Dalziel & Pow interiors clothe John Lewis stores

Department store owner John Lewis Partnership has unveiled interiors concepts at a new-build store in Solihull in the West Midlands, designed by Dalziel & Pow and the JLP in-house team.

Department store owner John Lewis Partnership has unveiled interiors concepts at a new-build store in Solihull in the West Midlands, designed by Dalziel & Pow and the JLP in-house team. The launch is part of a £300m nationwide roll-out programme.

The store opened its doors last Wednesday. The concepts are being introduced imminently to a Nottingham store and will launch in stores in London’s King’s Road, and Edinburgh, later next year.

The King’s Road Peter Jones store will retain its name, which will be reworked ‘with a twist’, says John Lewis design consultant Douglas Cooper. Dalziel & Pow has created concepts for the perfumery, men’s fashion and fashion accessories departments, says associate director Guy Smith.

Solihull is the first store to incorporate every aspect of John Lewis’ new look, including a revamped corporate identity designed by Pentagram, which was first revealed at a John Lewis store in Reading two weeks ago.

Pentagram revamped the store’s corporate identity, following its audit of John Lewis’ image (DW 3 November 2000).

The revamped identity will be rolled out later this year to stores in Norwich, Watford and London’s Oxford Street. The aim is to apply it nationwide by autumn 2002, says John Lewis design consultant Douglas Cooper. ‘The process will be carried out eventually, but not overnight,’ adds Cooper.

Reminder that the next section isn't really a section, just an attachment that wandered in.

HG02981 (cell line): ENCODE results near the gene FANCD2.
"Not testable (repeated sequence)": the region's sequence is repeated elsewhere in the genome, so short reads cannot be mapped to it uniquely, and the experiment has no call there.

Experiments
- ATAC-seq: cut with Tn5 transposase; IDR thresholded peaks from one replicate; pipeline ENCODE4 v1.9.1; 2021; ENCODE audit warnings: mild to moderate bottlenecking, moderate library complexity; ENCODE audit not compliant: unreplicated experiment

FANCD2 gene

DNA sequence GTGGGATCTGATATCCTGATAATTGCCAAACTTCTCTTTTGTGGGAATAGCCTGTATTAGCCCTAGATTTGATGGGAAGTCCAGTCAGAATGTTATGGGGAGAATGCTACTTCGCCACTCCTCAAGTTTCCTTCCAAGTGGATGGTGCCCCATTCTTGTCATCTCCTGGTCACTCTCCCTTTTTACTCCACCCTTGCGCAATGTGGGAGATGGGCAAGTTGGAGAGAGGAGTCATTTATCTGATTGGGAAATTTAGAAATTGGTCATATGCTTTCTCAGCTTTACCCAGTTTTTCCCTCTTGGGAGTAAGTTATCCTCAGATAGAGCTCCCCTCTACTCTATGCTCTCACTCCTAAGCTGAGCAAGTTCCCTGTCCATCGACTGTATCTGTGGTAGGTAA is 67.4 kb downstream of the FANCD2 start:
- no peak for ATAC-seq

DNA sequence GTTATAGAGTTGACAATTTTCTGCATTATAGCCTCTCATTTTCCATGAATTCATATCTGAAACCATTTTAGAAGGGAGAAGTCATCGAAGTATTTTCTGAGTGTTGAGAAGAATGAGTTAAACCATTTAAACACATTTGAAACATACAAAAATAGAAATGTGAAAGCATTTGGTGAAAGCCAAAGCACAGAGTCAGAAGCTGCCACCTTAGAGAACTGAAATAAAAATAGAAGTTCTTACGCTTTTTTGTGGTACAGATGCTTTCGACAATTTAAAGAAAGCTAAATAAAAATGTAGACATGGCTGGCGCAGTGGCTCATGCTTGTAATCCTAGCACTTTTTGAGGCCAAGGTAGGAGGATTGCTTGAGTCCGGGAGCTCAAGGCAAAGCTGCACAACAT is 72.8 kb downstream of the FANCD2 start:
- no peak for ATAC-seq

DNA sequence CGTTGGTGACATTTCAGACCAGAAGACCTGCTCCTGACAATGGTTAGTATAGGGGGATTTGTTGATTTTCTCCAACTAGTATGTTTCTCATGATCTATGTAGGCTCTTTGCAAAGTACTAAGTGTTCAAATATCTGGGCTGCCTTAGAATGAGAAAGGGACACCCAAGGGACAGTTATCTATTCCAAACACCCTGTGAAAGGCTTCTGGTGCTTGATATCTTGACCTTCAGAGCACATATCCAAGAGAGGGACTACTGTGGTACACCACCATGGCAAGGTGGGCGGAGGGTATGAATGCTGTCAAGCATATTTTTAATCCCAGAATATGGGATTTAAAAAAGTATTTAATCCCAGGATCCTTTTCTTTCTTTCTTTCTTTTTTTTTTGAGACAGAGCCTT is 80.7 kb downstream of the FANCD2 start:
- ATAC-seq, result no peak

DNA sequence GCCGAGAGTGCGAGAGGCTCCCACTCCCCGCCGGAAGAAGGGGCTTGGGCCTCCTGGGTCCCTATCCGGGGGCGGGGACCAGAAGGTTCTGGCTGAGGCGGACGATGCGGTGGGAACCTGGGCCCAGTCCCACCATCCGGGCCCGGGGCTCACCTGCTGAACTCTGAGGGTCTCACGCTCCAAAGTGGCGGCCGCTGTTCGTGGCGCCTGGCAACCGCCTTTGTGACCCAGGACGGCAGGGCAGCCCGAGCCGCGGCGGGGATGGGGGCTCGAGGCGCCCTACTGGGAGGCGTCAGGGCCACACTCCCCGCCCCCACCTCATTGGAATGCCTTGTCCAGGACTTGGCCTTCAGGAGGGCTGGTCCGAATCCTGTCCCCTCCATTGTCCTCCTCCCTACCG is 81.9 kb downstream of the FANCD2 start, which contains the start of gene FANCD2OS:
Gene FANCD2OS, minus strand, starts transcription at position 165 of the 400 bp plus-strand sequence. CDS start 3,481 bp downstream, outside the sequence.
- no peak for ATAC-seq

Pentagram partner John McConnell says the revamp was designed to modify John Lewis’ corporate identity, which had become ‘fuzzy round the edges’. The lettering has been restyled, based on a Gill font. ‘We have reworked the identity “intelligently”, as there was more right than wrong with the previous logo’, says McConnell.

The John Lewis ‘tyre track’ logo remains unchanged, but has become a ‘more active identity’. ‘[The “tyre-track”] is no longer a static pattern but is designed to be more fluid,’ says McConnell.

Pentagram has strengthened the colours featured in-store, he adds. More colour has been introduced to individual departments and the corporate green has been darkened, he says.

The consultancy has also designed corporate literature, a visual merchandising system, information boards incorporating humorous illustrations by George Hardy, carrier bags and stationery.

John Lewis is undertaking a £300m makeover of its 25-strong chain, including renaming its regional stores to John Lewis for a more consistent corporate image.

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